Sadness is not competitive. Just because there are ‘others worse off’ doesn’t mean you’re not allowed to feel down. You don’t need to look on the bright side or be glass half full. It’s OK to want to throw the glass against the wall. You go right ahead and feel what you feel. Your feelings are real and valid. It’s OK.
Looking after our mental health is always important, but especially so during the lockdown associated with the coronavirus pandemic. As this BBC web page says: Coronavirus has plunged the world into uncertainty and the constant news about the pandemic can feel relentless. All of this is taking its toll on people’s mental health, particularly those already living with conditions like anxiety and OCD.
How has the lockdown affected your mental health? I asked this question on Facebook and the following are some of the responses I received. They have been sensitively edited and permission for sharing given.
Karen: I’ve been struggling big time with not being able to talk to people properly and my depression has hit an all-time low, but I feel it’s not fair to speak to my doctor about it because they’re so busy with everything else. We have a houseful, so it’s not caused by loneliness, simply not having breathing space and time to think. I’m finding I sometimes just have to walk around the garden alone and talk myself out of the way. I feel we’re all grieving as well as my nana died recently, so keeping busy is my only way of getting through it apart from my 10 minutes out time. Not sure how helpful this is, but helps to share how I feel and not feel like a failure as a person and mother.
Joy: For a couple of weeks leading up to lockdown I was really anxious about going into lockdown. I stood and cried in the chemist queue. I knew I was getting very low and feared what lockdown would do to my mental health. To be honest I envied two people I knew who had passed away before this. I was becoming forgetful, forgetting things like bringing the washing down in the morning which i do I every morning, and forgetting to take my daily medication which included anti-depressants which also didn’t help my mental health! Once I realised this was an issue I gave hubby permission to remind me every morning. First week of lockdown I woke up feeling quite panicky, but got better as the day went on. I’ve had to learn not to put myself under pressure to achieve anything great. Getting through the day is in itself and achievement. I always use my one allowed walk each day. Three weeks into lockdown and I’m doing better than I thought I would. I can now get my head round cooking proper meals, but still can’t keep on top of housework. Initially, I was more anxious about lockdown, now I’m probably more anxious about the virus. Sorry it’s a long one but it’s done me good to share.
Paula: I’ve found it hard, but have found incorporating daily exercise and limiting the wine has helped! I’m still working, and so is my husband, so that has helped keep some sense of normality!
David: I’ve not struggled as much as some, partly because I’ve been working from home for three years now. I have my own business, so actually having work to do every day has filled my day. So, in a sense, I didn’t expect to struggle, but there have been a few for me, just the unsettledness of the situation has had an effect on my concentration levels. I’ve been used to my daughter being out at school every day and my wife in and out all the time. Now there are three of us rattling around this modest 3-bed semi, it’s really strange and has taken some adjustment for me.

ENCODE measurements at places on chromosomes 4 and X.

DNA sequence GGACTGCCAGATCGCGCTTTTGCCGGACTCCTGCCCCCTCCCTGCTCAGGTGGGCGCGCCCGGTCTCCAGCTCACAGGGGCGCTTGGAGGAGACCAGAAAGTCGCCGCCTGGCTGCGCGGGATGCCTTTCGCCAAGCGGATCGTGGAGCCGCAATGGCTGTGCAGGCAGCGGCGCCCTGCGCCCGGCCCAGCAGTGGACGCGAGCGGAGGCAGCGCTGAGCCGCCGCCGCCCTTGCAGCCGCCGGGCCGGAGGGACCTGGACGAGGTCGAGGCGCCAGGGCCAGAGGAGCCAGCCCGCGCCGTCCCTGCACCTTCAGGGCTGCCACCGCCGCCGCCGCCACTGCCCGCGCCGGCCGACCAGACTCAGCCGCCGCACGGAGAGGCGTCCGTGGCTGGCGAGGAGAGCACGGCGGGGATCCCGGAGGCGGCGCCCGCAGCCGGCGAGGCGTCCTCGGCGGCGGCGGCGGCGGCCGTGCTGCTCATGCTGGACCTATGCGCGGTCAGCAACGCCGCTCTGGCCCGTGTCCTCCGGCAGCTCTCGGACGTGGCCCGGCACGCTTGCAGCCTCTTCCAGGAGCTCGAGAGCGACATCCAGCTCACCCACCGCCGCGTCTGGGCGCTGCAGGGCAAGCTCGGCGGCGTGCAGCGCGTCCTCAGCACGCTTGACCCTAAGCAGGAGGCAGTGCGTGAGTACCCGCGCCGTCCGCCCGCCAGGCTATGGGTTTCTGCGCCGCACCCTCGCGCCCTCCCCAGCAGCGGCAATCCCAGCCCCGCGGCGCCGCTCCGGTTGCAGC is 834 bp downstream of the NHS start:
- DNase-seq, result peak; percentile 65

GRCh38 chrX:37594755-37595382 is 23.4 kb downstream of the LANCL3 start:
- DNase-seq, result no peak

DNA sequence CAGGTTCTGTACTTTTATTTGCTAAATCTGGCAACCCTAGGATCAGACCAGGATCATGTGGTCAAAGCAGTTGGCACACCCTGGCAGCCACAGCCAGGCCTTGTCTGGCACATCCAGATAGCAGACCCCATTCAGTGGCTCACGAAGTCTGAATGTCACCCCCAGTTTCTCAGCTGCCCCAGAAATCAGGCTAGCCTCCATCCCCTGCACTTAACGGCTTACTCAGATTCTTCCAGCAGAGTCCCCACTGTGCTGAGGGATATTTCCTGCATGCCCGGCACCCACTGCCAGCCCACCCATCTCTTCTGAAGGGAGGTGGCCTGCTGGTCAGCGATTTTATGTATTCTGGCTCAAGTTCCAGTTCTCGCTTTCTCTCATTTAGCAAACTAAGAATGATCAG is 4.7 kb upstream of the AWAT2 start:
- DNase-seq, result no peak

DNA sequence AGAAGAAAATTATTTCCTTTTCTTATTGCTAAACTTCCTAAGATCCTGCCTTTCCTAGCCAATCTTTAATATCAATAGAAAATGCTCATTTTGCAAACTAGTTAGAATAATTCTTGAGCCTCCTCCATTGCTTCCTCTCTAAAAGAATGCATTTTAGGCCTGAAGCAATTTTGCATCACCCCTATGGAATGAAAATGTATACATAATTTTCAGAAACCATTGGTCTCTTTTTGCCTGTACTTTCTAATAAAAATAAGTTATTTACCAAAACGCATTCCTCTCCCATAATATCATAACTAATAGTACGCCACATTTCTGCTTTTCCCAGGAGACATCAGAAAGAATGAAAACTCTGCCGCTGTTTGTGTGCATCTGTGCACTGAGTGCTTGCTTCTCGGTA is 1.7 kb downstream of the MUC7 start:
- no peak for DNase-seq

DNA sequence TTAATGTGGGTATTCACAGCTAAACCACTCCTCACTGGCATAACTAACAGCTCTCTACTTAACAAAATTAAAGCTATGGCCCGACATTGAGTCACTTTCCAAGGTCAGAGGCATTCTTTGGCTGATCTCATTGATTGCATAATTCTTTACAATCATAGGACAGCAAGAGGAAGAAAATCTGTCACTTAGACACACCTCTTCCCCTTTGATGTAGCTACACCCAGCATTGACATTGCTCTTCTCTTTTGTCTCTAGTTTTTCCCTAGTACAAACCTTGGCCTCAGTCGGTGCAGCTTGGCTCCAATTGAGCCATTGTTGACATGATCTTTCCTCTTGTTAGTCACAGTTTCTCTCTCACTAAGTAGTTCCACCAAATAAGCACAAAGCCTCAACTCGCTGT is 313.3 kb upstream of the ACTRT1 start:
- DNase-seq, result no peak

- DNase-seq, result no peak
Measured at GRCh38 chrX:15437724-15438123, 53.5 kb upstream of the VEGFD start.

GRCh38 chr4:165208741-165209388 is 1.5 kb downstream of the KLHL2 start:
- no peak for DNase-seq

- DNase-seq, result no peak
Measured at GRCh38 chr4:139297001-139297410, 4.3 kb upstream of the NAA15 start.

Kate: I’ve been up and down through this so far. Trying to keep busy, but there’s only so much to do. It’s the isolation that’s the hardest. I’ve been exercising a lot, which helps, and playing lots of music. And also allowing myself to feel a bit rubbish, because it’s a rubbish time. It’s ok to struggle a bit, it’s really hard.
Kevin: It hasn’t really affected me, I’ve spent a lifetime social distancing anyway. I think though if you are suffering, it probably helps to keep busy. Writing a blog or an online diary documenting your feelings and day-to-day experience is a good idea. Something you can share that might help others, who in turn can help you. There’s always cooking, gardening and a myriad other hobbies that needn’t cost a lot.
Kerrie: I’m an introvert and enjoy time at home anyway. I’m never bored and could often go a weekend without speaking to or seeing anyone, but having a two and a half-year-old on my own, and as a key worker also trying to work from home I’ve found it very hard. I don’t have time to do all of the things I can see others doing, such as reading and other hobbies. My mum can’t come and help at all as she’s on the vulnerable list. Getting shopping is difficult. I don’t drive and I’m a single parent now, my daughter also has a heart condition, so don’t want to risk taking her into shops so I rely on friends to get what I need and just muddle through. I feel huge guilt that I’m not doing enough with my daughter and also huge guilt that I’m not doing enough with my work. I’m a Domestic Abuse Practitioner and I know this is increasing at this time, but there’s little I can do with no childcare and a toddler on my own. My mum doesn’t have any facility to video call and we both don’t drive so are cut off. But I think of Anne Frank, Terry Waite and others who had to endure far worse and know we have to keep on keeping on.
Heather: For me physical exercise truly helps. As a nurse I encourage grounding techniques, there are many suggested. I also recommend: Headspace. Helpful techniques.
Finally, Sarah helpfully suggested some advice being given out to students:
- Reach out before you freak out! Call a friend, a family member, pastor (teacher in our setting) or a hotline – it’s better to talk before it’s too overwhelming.
- Be gentle with yourself. If all you managed to do today in this pandemic was make it out of bed to go to the bathroom or grab a glass of water or something to eat, well done – your survival brain is working hard enough for you so take the time to rest.